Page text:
It’s lovely to wake with the pale light of dawn brightening the window. Waking in the dark is awful (my worst pet peeve: the tyranny of Daylight Savings Time.) I always ask my nesting partner, A, to leave a light on or open the blinds when he leaves for work – I need the waking world to wake me.
Speaking of light and blinds and A – we’re all moved in to the new house! It’s even better than I had hoped – I absolutely love it. (I just read back through my sparse, sporadic posts this past year to see where I’d left off last I wrote, and apparently “just getting moved in” was where.) Now, 6 weeks later, we’re thoroughly settled. Haven’t got pictures on the walls yet, and my craft/exercise room (which has changed uses/themes several times in my head during the unpacking) has not been completely unpacked, but it’s getting there. And it’s been a pleasure to burrow in, to nest, to create a home there.
Oh! I am saying “there” – as though I’m not there – because <ahem> I am not. The grey light I mentioned? Is coming in through a high window above and behind my head, where I am laying under piles of blankets in a bedroom in the top of an A-Frame cabin in the Shenandoah National Forest in Virginia. Ad is snoring softly next to me, enjoying, no doubt, not having to be up before the sun.
Shortly after writing that A woke up and made us coffee and I climbed down the set of steep, narrow stairs to the main level of the cabin to sit here at the kitchen table, writing with a view of the Blue Ridge Mountains rising above the not-yet-green trees. To get here we drove partway up Skyline Drive in Shenandoah National Park and then meandered down through Shenandoah Valley, thence 9 miles down a little road barely wide enough for two cars, crisscrossing a stream that burbled beside us on one side and then the other, through some of the most picturesque, bucolic pastureland I’ve ever seen. The “driveway” to the cabin was a narrow dirt track half a mile into the woods of the owner’s private land, that borders – literally – the Shenandoah National Park. One of the park’s lesser-known waterfalls can be seen and heard from the screened porch upon which – if it wasn’t 39 degrees – I would be having my morning coffee. What an amazing setting! There was no popping down to the local convenience mart for the forgotten creamer for my coffee, though.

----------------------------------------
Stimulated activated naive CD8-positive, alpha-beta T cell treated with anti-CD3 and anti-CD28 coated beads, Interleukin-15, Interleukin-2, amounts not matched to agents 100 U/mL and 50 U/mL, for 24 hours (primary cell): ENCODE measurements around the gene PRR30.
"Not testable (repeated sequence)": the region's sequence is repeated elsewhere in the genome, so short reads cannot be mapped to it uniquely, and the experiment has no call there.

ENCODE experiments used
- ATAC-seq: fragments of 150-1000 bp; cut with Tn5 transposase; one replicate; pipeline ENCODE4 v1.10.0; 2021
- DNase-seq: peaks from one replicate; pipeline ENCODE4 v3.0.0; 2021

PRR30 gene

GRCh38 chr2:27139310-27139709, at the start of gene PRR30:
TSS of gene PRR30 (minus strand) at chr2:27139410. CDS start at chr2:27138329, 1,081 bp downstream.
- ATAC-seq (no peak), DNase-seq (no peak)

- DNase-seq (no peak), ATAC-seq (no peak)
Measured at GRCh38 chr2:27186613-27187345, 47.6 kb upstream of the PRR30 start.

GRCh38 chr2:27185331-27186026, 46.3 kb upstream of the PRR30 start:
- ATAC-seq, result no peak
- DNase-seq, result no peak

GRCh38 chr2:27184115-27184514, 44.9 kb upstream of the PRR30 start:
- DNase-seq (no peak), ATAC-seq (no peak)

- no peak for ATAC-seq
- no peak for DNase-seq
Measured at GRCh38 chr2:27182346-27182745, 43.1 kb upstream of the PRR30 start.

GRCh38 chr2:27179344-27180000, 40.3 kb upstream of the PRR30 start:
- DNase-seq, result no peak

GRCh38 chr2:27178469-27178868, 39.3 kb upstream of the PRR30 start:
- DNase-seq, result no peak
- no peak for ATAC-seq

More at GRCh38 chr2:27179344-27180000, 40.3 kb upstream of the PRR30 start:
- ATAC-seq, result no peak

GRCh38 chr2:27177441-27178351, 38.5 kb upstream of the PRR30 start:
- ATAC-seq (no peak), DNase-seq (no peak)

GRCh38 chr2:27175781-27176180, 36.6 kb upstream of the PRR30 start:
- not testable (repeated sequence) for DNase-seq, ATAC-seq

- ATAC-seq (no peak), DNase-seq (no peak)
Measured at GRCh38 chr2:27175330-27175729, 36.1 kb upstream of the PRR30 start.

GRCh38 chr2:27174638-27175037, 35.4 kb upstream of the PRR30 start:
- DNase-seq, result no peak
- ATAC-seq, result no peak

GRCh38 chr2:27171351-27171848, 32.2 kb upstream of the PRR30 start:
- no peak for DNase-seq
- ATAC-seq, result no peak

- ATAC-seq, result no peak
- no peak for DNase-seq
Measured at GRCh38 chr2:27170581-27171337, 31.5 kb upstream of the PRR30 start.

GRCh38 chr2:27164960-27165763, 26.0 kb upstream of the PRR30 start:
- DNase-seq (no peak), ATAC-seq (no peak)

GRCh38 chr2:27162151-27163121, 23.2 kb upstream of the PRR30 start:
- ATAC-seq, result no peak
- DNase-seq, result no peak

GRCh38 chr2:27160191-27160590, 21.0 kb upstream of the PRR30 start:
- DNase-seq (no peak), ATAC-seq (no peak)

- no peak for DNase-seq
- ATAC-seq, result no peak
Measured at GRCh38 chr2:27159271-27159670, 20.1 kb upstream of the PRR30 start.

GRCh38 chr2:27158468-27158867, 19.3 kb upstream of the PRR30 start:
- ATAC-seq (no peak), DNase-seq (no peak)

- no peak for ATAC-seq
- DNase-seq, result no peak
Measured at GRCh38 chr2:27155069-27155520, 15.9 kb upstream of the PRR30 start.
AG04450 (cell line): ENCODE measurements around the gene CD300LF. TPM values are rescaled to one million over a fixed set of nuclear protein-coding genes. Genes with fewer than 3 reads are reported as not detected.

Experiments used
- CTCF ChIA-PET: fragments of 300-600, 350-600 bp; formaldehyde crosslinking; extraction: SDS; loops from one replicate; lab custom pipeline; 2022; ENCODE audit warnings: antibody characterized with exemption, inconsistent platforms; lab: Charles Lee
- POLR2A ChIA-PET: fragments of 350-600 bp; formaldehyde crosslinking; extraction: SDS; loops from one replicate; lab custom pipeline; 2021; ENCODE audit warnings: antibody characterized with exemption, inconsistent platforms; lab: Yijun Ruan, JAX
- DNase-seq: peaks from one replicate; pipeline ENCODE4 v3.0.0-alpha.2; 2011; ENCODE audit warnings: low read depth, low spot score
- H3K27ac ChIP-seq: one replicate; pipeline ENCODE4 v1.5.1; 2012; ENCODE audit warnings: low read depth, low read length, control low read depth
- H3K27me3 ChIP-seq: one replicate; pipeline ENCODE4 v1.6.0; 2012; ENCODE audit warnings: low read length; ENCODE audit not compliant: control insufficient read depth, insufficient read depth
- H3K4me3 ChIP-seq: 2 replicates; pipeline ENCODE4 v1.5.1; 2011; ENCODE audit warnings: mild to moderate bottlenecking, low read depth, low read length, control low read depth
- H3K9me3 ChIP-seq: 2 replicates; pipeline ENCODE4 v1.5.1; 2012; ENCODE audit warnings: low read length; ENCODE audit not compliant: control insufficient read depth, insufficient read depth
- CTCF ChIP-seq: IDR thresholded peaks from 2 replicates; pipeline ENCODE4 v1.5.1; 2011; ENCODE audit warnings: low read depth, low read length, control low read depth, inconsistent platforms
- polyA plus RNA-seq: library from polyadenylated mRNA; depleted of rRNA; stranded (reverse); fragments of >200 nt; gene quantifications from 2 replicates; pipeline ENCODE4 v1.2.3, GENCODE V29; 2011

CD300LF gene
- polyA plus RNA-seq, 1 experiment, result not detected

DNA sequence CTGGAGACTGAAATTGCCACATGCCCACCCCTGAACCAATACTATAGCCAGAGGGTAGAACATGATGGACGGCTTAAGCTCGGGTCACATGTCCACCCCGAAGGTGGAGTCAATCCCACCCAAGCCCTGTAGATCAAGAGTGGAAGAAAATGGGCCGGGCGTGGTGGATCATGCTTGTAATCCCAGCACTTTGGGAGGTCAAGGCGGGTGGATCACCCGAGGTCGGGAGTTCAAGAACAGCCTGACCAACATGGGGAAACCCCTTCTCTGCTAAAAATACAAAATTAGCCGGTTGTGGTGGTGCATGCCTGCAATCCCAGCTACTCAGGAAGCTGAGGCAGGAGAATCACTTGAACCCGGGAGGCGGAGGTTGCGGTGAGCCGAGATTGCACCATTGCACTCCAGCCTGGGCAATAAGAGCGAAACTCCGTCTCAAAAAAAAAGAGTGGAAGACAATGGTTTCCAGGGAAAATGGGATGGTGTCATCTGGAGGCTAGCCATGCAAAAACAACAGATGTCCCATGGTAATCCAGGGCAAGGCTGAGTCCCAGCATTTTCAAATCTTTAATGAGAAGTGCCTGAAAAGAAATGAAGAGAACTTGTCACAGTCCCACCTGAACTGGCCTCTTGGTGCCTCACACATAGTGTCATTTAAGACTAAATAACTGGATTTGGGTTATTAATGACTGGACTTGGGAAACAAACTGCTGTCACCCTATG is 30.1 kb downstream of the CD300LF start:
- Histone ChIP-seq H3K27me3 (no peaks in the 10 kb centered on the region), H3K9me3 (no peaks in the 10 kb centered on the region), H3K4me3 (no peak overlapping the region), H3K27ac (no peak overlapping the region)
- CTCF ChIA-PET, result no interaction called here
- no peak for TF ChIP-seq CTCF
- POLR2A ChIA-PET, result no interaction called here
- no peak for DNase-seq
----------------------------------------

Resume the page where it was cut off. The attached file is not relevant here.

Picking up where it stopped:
This trip was an impromptu get-away. “Hey Ad,” I said, two weeks ago, “the weekend after next wanna drive 12+ hours each way to hike for two days in the Blue Ridge Mountains?” He gave it about 20 seconds of thought. “Ayup,” he said. And here we are. And that is one of the many reasons I love him so.
I had thought about coming alone. I did that month alone on the Outer Banks and in the Smoky Mountains back in the winter and felt comfortable planning another solo trek, but he has literally not been anywhere except to work, move house and assist in his father’s caretaking since the pandemic began. A long weekend away from the world seemed like a good thing for us to do. And it has been! We travel well together, and to be honest, this place is a little isolated even for me. I am glad for his company, and not only because the wood stove and video player (no streaming services here and wonky, clunky internet) were daunting in the beginning.